Madama Butterfly – Opera in two acts to a libretto by Giuseppe Giacosa & Luigi Illica after David Belasco’s play Madame Butterfly, based on John Luther Long’s short story after Pierre Loti’s tale Madame Chrysanthéme [sung in Italian with Met Titles by Christopher Bergen]
Pinkerton – Roberto Aronica
Goro – Greg Fedderly
Suzuki – Maria Zifchak
US Consul Sharpless – Dwayne Croft
Cio-Cio-San [Madama Butterfly] – Patricia Racette
Cousin – Laura Fries
Mother – Linday Mays
Uncle Yakuside – Stephen Paynter
Aunt – Jean Braham
Imperial Commissioner – David Crawford
The Registrar – Christian Jeong
The Bonze, Cio-Cio-San’s uncle – Keith Miller
Yamadori – David Won
Kate Pinkerton – Edyta Kulczak
Cio-Cio-San’s child – Kevin Augustine, Tom Lee, Marc Petrosino
Hsin Ping Chang & James Graber (dancers)
The Metropolitan Opera Chorus
The Orchestra of the Metropolitan Opera
Anthony Minghella – Production
Carolyn Choa – Director & Choreographer
Michael Levine – Set Designer
Han Feng – Costume Designer
Peter Mumford – Lighting Designer
Blind Summit Theatre [Mark Down & Nick Barnes] – Puppetry
Reviewed by: Victor Wheeler
Reviewed: 8 November, 2008
Venue: The Metropolitan Opera, New York City
The role of Madama Butterfly is one of the most exacting in the soprano repertory. Not only does it require a singer of commanding vocal dexterity and nuance, but also one who can effortlessly convey through acting the most conflicted inner emotions, convincingly morphing from periods of painful anguish to those of scintillating ecstasy, as when in the Act Two aria ‘Ah! M’ha scordata?’ (Ah! He has forgotten me?) Butterfly threatens suicide should Pinkerton not return, and then soon after, with Suzuki, sings the enchanting ‘Flower Duet’.
The admirable Patricia Racette sang and acted as if she really were Cio-Cio-San. Her emotions oozed out of every gesture, out of every note she sang. She was mesmerizing in this most demanding of physical and vocal roles. Her singing of the celebrated aria ‘Un bel dì vedremo’ (One fine day) was both subtle and powerful.
That the late Anthony Minghella was a man of imagination was evident in this magical and at times surreal production, which even includes two dance numbers. Veiled, black-clad performers flitted about with delightful white opaque lanterns while curtains of falling flower petals representing stars covered the vast airy spaces of the stage. The lighting was both protagonist and antagonist, its varied hues wonderfully conveyed the emotional changes of the sundry characters, especially Butterfly’s. Bright orange and blood red dominated, creating backdrops of stunning visual sensations. Shoshi (sliding rice-paper doors of a Japanese home) were in abundance, often moved around the stage to give the impression of the interior of a Japanese home.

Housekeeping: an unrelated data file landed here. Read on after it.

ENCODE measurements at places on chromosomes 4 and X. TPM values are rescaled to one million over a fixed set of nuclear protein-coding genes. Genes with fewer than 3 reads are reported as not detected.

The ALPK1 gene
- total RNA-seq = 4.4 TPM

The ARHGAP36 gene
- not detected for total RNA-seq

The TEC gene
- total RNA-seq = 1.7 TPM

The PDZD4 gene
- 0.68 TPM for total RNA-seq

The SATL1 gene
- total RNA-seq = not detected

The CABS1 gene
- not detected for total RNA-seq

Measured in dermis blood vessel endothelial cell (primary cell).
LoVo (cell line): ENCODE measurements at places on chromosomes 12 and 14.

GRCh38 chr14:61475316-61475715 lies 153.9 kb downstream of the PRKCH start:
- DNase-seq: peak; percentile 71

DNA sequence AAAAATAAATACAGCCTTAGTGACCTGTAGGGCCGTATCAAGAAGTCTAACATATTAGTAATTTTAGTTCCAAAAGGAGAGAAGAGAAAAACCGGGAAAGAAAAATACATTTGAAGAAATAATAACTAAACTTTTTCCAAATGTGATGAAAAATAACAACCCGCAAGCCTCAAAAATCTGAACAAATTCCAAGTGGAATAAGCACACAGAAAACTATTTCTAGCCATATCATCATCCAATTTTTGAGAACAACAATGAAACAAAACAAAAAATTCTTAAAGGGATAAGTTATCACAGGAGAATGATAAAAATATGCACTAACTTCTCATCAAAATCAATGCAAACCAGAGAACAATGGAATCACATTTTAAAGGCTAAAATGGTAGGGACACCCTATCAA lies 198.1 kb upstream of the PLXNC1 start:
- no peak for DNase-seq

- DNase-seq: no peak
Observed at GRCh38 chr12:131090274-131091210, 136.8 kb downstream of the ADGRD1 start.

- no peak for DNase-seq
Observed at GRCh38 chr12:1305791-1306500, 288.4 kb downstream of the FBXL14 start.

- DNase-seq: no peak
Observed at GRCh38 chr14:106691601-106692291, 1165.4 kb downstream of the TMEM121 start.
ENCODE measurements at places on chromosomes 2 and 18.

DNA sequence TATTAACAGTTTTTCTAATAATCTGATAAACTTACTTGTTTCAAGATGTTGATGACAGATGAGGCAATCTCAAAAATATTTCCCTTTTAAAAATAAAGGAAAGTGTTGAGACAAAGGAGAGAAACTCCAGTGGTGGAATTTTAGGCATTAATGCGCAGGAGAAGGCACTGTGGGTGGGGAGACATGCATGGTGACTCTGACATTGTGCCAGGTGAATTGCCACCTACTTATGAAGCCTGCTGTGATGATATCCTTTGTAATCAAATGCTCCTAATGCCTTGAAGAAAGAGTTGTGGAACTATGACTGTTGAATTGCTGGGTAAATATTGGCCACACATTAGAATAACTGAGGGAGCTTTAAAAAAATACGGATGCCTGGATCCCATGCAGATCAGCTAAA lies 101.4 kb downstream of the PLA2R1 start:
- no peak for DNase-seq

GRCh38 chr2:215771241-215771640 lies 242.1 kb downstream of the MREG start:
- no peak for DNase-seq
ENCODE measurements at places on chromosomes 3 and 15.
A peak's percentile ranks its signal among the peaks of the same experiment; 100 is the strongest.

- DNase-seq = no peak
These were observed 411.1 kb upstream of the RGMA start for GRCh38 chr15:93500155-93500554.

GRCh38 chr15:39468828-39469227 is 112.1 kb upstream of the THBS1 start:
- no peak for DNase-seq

What was truly distinct, however, was the use of puppets to represent two servants in Act One and Sadness, Cio-Cio-San’s son, and Madama Butterfly in Act Two. The puppets were inspired by Japanese Bunrak puppetry, a refined theatrical art form developed in 17th-century Osaka. Normally less than lifesize, the puppets have no strings and are manipulated by three superbly qualified puppeteers who each handle a different body part. So effortless were the movements of the puppet representing Sadness that he appeared to be alive. The costumes of the performers were stunning, with every colour of the rainbow used to wonderful effect – kudos to Hang Feng, the costume designer. This is a colorful production in spite of the melancholic emotions which dominate the story.
Roberto Aronica (Pinkerton) wobbled a bit before his supple lyric tenor voice warmed up and he made for a convincing – if not always dashing – Pinkerton. The lengthy ‘Love Duet’ between Pinkerton and Butterfly that ends Act One was eloquently sung and, unlike a previous Met production of “Madama Butterfly” in which Pinkerton physically assaults Butterfly, finishes with a touching moment where Pinkerton carries Butterfly over the threshold.
Dwayne Croft (Sharpless) was in stentorian form. His booming voice packed a lot of punch but was also able to evoke concern and trepidation. His singing was effortless and when necessary, mellifluous. Maria Zifchak (Suzuki) gave a solidly convincing performance. At a rueful point in Act Two, she was actually crying! That is acting! Her mighty mezzo voice was a winning counterweight to Racette’s adept soprano.
Greg Fedderly (Goro) sang admirably, effectively employing his robust tenor to show both the comic (infrequent) and nasty (frequent) sides of his personality. David Won (Yamadori) combined pathos, resignation, anger, and love, and brought forth convincingly his conflicted emotions toward Butterfly. The rest of the singers performed well, and the chorus, though not much in evidence, was splendid, especially in two key moments – in Act One when Butterfly first appears and in Act Two in the hauntingly beautiful ‘Humming Chorus’.
Patrick Summers and the Met Orchestra were in top form. Note for note, the musicians complemented the singing, which flew off the stage sonorously and clearly, playing with dexterity and feeling. Puccini’s various motifs, such as the oft-played first bars of “The Star-Spangled Banner”, were made especially evident. Ostinato can create cathartic moments where emotion is intensified; in Act Two, when repetition creates wrenching despair as Sharpless tries to reveal to Butterfly the contents of Pinkerton’s letter, the orchestra let the scene play out brilliantly, never undermining the devastating emotions being witnessed. Puccini, the consummate man of the theater, would surely have loved the wondrous theatricality of this production.